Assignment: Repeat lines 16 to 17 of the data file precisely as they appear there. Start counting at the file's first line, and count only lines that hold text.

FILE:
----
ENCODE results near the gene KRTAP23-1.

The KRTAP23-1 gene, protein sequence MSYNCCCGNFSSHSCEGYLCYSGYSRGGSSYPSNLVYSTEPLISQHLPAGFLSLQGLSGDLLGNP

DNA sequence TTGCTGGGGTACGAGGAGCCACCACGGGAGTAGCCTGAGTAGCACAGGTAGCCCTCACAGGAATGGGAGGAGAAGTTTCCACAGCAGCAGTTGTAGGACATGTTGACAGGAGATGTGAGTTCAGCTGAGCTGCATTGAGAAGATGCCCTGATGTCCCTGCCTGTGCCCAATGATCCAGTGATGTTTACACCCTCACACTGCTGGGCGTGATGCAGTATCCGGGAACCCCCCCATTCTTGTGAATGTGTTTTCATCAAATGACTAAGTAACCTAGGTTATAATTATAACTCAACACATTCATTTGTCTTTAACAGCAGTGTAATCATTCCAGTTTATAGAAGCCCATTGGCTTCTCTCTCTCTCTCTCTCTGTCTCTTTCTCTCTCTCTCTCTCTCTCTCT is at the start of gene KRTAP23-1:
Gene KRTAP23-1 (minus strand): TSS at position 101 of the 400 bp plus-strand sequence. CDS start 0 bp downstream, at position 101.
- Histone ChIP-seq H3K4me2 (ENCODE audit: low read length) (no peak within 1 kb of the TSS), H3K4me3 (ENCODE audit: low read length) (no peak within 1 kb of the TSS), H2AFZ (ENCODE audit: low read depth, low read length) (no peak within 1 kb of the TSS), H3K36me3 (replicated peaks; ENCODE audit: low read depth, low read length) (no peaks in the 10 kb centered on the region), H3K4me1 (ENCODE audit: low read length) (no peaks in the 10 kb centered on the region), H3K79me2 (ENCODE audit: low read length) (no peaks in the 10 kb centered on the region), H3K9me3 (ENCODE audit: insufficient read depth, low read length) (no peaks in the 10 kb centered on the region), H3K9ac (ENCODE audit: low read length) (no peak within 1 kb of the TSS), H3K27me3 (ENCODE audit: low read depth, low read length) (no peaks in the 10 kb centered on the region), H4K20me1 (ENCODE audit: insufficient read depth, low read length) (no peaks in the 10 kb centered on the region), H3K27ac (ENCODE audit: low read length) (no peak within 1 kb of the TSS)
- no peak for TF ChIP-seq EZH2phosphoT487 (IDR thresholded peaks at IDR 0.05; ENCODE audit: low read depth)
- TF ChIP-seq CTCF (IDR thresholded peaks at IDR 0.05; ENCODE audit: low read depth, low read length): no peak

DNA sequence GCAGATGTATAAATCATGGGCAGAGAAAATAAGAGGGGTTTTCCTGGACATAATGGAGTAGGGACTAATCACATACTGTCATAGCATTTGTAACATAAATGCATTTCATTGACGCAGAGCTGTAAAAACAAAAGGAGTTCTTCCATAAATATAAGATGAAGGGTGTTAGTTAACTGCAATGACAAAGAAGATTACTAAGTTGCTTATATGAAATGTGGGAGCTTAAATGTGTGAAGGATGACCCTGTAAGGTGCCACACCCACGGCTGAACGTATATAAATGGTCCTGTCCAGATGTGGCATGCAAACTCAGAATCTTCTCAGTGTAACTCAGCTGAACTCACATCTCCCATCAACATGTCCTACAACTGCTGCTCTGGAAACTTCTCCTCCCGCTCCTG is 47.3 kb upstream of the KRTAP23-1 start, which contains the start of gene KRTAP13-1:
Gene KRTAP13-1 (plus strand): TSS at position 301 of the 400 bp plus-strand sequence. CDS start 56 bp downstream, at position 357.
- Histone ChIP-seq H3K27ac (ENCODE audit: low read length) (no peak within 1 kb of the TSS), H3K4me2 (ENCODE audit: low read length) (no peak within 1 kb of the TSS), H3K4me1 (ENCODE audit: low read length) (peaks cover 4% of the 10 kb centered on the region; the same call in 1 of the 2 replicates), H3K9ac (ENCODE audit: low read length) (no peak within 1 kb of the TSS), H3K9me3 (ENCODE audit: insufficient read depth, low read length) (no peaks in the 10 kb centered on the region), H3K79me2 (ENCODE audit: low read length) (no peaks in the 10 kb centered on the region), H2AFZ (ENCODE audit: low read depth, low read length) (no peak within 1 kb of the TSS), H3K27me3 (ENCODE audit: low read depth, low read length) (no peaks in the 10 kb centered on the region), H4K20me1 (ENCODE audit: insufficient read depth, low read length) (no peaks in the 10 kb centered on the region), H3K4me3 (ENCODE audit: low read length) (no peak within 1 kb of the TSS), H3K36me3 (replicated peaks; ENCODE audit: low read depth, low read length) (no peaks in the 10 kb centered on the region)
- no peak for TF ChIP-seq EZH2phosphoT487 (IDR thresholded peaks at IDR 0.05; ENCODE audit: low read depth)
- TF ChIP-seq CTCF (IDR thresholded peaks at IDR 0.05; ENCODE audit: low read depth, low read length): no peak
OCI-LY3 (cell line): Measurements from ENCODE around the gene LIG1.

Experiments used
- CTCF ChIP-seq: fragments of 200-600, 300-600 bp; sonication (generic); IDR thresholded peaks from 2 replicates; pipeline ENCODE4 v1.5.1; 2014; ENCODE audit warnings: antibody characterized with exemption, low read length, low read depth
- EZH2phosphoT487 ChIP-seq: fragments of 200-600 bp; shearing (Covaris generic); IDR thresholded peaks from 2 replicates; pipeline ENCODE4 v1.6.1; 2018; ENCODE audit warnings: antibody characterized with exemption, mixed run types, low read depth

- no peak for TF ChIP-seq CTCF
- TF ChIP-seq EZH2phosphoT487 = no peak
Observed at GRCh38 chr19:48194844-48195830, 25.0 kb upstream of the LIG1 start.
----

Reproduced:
- EZH2phosphoT487 ChIP-seq: fragments of 200-600 bp; shearing (Covaris generic); IDR thresholded peaks from 2 replicates; pipeline ENCODE4 v1.6.1; 2018; ENCODE audit warnings: antibody characterized with exemption, mixed run types, low read depth

- no peak for TF ChIP-seq CTCF